If they aren’t feeling so magnanimous they might just decide that even though you are innocent of the charge for which they abducted you the situation now (what with you being pissed off at being so pissed on) that you are now a threat, and so they keep you in detention… until such time as they feel you have come to see the light (and understand how kind and gentle the treatment has been, after all you could have been tortured, if they were feeling peevish, but they didn’t, they stopped short of pain equivalent to organ failure or death. You weren’t really going to die when they were waterboarding you, it just seemed that way; so it was all in good fun). You don’t really need a trial, and things like Habeas Corpus won’t apply to you because they can keep you in Gitmo, where Justice Scalia says you have no rights at all [<b>this is the flip side of his argument about DNA… he doesn’t really think the Constitution applies to everyone the Gov’t might want to imprison.  It’s not clear what he would say if a citizen were to end up in Gitmo</b>].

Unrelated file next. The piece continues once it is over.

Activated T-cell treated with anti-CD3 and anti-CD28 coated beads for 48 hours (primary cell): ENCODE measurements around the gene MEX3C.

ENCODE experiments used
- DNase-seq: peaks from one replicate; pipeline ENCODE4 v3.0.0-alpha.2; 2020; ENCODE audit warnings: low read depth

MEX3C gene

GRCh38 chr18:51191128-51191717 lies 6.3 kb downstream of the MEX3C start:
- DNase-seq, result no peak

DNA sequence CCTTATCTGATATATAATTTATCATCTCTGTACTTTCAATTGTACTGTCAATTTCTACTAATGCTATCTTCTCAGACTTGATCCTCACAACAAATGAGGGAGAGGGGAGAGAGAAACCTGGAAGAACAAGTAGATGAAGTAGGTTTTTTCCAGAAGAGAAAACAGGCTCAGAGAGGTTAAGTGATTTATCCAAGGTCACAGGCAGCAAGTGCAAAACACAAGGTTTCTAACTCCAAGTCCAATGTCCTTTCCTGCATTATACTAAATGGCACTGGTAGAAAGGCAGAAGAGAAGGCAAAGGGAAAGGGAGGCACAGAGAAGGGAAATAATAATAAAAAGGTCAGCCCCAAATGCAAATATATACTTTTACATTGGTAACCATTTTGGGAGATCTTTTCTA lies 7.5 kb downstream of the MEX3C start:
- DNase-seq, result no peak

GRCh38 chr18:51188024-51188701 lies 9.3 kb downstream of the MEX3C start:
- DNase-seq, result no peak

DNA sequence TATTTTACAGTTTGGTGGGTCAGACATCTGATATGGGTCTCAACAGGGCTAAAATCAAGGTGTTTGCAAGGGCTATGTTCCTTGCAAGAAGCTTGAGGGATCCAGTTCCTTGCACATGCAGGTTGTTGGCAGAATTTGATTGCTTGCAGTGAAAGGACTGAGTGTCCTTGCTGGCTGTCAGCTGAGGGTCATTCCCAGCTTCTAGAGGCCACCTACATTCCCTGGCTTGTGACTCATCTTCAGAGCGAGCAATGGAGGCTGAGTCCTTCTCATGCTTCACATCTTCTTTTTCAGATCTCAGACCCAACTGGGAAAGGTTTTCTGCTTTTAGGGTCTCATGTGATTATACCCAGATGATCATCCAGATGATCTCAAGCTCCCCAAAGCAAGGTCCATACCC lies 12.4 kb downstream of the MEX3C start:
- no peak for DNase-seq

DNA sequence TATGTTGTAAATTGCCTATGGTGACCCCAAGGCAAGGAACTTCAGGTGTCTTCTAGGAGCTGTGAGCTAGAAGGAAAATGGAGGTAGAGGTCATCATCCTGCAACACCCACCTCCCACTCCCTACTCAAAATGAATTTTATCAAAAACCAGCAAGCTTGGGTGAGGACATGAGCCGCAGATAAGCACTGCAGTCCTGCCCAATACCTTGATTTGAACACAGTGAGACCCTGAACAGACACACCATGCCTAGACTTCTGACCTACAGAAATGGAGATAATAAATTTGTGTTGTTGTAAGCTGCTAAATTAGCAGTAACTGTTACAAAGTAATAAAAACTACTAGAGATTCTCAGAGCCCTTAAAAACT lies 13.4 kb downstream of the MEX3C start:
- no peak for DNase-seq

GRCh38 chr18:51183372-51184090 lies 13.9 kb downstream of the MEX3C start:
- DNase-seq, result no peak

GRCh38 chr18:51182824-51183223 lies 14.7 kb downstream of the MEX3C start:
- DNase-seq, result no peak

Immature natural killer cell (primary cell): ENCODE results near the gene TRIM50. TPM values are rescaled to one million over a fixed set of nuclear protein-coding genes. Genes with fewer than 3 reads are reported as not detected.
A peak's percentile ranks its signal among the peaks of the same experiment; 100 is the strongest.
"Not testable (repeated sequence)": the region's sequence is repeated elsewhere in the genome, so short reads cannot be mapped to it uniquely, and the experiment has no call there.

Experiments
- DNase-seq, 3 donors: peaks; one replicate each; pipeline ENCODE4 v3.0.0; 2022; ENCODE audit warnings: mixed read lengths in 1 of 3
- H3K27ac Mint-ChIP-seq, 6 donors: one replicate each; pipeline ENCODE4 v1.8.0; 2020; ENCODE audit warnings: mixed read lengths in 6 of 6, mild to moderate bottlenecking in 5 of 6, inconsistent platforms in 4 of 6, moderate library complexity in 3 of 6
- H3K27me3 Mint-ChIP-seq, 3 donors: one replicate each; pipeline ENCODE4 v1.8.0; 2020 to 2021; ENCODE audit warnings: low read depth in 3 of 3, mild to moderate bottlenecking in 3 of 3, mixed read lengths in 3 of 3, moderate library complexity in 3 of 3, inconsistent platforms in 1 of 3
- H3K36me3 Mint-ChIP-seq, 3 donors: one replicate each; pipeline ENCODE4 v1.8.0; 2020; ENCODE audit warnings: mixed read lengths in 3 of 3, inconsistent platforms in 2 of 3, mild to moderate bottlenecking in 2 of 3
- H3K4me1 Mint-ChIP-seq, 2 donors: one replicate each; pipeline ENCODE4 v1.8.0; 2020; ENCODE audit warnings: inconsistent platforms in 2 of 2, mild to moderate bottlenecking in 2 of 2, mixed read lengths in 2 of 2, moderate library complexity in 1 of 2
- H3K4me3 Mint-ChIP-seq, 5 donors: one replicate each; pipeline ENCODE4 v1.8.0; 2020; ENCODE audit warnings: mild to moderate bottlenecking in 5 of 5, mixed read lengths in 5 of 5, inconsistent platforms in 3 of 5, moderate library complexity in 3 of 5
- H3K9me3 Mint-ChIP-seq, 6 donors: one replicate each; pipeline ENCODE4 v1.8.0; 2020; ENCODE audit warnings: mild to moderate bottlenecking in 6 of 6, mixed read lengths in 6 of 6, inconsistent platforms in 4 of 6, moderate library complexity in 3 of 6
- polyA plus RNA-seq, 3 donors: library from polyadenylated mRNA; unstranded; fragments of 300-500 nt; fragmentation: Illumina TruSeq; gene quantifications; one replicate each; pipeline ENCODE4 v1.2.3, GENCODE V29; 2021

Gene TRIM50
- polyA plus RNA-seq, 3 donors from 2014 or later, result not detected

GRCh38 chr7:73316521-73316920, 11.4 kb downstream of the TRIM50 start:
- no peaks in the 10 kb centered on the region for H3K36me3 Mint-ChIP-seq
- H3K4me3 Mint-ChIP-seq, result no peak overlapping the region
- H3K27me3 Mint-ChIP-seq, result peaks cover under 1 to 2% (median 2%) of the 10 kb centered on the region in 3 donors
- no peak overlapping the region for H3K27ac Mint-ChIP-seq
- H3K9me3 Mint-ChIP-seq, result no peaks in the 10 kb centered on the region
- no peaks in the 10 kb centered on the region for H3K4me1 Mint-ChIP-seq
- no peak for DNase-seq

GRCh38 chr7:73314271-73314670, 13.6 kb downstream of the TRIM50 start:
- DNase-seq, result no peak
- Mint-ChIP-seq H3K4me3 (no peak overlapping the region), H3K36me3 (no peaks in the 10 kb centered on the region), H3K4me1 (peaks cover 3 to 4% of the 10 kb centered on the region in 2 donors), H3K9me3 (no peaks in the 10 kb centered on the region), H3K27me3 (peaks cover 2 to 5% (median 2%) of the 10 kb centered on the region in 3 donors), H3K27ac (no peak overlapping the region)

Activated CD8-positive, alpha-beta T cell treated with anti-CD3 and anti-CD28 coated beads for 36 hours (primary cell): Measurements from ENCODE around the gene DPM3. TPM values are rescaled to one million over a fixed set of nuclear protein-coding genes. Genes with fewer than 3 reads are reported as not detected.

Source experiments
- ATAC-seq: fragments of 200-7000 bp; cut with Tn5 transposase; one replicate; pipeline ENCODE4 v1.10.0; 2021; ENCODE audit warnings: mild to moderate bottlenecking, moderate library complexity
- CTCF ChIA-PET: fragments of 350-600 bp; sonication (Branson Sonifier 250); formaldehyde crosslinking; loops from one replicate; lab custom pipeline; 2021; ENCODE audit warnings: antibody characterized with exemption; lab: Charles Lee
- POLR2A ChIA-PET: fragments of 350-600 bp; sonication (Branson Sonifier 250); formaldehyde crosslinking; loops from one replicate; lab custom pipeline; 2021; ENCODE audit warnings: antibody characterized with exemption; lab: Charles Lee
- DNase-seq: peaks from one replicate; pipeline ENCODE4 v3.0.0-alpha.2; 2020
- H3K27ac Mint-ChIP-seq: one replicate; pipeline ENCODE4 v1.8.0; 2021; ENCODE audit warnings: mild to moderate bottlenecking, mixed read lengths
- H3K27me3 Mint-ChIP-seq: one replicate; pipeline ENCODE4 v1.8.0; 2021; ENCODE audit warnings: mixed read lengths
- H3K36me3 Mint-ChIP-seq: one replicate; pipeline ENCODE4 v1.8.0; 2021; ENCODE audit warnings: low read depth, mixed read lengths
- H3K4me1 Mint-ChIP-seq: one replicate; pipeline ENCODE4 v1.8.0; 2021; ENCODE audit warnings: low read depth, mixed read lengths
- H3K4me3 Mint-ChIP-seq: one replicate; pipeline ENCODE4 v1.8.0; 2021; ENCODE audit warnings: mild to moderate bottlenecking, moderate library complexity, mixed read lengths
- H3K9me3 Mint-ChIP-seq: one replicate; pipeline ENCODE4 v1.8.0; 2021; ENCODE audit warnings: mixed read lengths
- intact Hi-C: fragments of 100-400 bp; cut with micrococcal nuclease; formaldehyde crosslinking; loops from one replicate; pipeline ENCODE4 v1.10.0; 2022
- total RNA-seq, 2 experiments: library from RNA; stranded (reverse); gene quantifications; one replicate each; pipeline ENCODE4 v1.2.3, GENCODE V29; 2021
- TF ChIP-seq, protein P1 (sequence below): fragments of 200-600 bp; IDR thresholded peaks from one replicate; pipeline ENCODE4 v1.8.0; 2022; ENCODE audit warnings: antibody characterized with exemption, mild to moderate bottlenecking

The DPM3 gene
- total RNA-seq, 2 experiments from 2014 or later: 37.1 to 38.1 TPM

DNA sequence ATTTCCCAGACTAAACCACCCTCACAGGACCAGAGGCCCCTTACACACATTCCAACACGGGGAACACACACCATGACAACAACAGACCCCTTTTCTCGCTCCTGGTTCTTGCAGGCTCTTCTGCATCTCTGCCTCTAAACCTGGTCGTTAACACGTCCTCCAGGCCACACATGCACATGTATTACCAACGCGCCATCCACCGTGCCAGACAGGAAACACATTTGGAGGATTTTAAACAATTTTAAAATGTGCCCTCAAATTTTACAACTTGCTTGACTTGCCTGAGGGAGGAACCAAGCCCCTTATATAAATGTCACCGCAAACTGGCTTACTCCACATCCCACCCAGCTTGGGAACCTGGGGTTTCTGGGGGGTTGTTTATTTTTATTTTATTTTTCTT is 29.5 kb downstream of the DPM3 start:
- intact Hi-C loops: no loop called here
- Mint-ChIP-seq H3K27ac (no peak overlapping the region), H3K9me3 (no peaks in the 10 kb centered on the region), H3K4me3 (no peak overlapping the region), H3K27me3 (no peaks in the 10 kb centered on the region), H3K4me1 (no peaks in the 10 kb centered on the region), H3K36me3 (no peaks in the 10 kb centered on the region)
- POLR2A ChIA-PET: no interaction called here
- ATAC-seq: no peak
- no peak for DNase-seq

I wish this was all as farfetched as it sounds. I wish the absolute incredulity with which most Americans would have reacted to such ideas six years ago was still the case, instead of hearing pundits on both sides debating whether torture is actually warranted, and defending things like shooting to kill, and random searches of peoples’ bags when they enter the subway, and the idea that we ought to round up Arab Muslims and hold them in camps; all as if these were policy issues of real merit, instead of the insane thoughts of deranged whackos.